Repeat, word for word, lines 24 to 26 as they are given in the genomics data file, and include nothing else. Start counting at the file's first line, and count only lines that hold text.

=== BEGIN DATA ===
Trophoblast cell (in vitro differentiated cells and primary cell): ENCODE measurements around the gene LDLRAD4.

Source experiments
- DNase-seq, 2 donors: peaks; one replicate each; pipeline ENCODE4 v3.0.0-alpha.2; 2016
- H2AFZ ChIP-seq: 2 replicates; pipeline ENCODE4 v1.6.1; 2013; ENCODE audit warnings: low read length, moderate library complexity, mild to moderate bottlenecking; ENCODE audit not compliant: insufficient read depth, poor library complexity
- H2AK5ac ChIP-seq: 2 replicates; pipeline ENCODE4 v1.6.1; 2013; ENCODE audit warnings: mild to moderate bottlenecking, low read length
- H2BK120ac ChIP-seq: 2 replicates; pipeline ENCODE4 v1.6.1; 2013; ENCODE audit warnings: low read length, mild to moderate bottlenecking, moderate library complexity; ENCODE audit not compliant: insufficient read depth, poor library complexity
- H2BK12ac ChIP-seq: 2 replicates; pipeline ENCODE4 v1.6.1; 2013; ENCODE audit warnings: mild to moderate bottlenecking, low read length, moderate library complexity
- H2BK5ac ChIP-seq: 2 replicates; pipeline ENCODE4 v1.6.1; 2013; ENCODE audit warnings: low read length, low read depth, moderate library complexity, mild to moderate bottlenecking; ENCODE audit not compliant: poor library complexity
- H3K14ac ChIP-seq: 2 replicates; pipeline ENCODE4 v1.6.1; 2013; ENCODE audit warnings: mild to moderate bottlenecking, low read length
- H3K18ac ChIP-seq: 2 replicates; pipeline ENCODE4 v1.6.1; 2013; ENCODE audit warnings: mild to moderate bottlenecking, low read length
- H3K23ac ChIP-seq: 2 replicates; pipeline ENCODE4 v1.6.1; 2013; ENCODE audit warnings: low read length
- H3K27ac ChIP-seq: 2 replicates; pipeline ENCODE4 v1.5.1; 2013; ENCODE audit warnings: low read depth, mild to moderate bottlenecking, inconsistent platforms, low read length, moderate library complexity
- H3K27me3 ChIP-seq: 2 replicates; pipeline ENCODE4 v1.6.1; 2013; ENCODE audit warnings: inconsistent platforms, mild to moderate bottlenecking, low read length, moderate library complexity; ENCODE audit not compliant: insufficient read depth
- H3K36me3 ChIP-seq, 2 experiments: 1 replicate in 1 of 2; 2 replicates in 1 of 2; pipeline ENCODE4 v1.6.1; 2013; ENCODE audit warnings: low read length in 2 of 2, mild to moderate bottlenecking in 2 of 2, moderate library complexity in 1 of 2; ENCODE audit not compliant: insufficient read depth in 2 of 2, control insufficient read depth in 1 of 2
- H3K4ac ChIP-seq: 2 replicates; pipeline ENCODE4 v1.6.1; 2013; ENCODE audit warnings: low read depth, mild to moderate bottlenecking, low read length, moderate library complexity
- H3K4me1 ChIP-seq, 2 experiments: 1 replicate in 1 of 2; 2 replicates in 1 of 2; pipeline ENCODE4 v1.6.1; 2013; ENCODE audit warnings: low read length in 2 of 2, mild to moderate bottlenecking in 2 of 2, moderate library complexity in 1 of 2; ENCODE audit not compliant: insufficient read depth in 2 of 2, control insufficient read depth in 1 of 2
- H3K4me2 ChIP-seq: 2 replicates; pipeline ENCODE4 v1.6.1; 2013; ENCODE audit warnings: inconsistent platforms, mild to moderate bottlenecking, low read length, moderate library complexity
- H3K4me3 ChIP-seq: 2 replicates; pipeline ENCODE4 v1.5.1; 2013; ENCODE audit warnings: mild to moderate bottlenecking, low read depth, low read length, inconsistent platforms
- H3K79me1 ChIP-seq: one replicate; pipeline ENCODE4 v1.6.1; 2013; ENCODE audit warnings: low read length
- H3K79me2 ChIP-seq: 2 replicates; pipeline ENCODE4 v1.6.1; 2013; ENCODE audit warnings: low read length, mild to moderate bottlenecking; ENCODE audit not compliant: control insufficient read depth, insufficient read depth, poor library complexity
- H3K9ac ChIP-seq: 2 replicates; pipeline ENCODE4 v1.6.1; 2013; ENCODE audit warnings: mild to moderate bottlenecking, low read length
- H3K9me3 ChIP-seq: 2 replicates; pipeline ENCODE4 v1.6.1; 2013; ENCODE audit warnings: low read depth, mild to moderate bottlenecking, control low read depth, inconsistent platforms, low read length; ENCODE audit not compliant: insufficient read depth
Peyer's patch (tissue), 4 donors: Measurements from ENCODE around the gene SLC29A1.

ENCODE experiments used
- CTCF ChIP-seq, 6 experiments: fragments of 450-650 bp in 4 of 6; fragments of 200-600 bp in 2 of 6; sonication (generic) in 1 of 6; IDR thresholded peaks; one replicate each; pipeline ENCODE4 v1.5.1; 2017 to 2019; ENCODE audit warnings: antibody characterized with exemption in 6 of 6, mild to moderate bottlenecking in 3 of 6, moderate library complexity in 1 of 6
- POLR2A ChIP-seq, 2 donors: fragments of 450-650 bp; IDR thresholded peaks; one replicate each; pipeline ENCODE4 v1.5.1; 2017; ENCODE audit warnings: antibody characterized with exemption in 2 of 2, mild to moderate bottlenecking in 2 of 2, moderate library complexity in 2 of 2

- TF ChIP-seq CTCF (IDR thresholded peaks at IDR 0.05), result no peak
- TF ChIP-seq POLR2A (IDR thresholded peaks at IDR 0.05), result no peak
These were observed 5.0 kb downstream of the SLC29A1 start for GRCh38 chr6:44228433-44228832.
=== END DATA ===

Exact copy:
ENCODE experiments used
- CTCF ChIP-seq, 6 experiments: fragments of 450-650 bp in 4 of 6; fragments of 200-600 bp in 2 of 6; sonication (generic) in 1 of 6; IDR thresholded peaks; one replicate each; pipeline ENCODE4 v1.5.1; 2017 to 2019; ENCODE audit warnings: antibody characterized with exemption in 6 of 6, mild to moderate bottlenecking in 3 of 6, moderate library complexity in 1 of 6
- POLR2A ChIP-seq, 2 donors: fragments of 450-650 bp; IDR thresholded peaks; one replicate each; pipeline ENCODE4 v1.5.1; 2017; ENCODE audit warnings: antibody characterized with exemption in 2 of 2, mild to moderate bottlenecking in 2 of 2, moderate library complexity in 2 of 2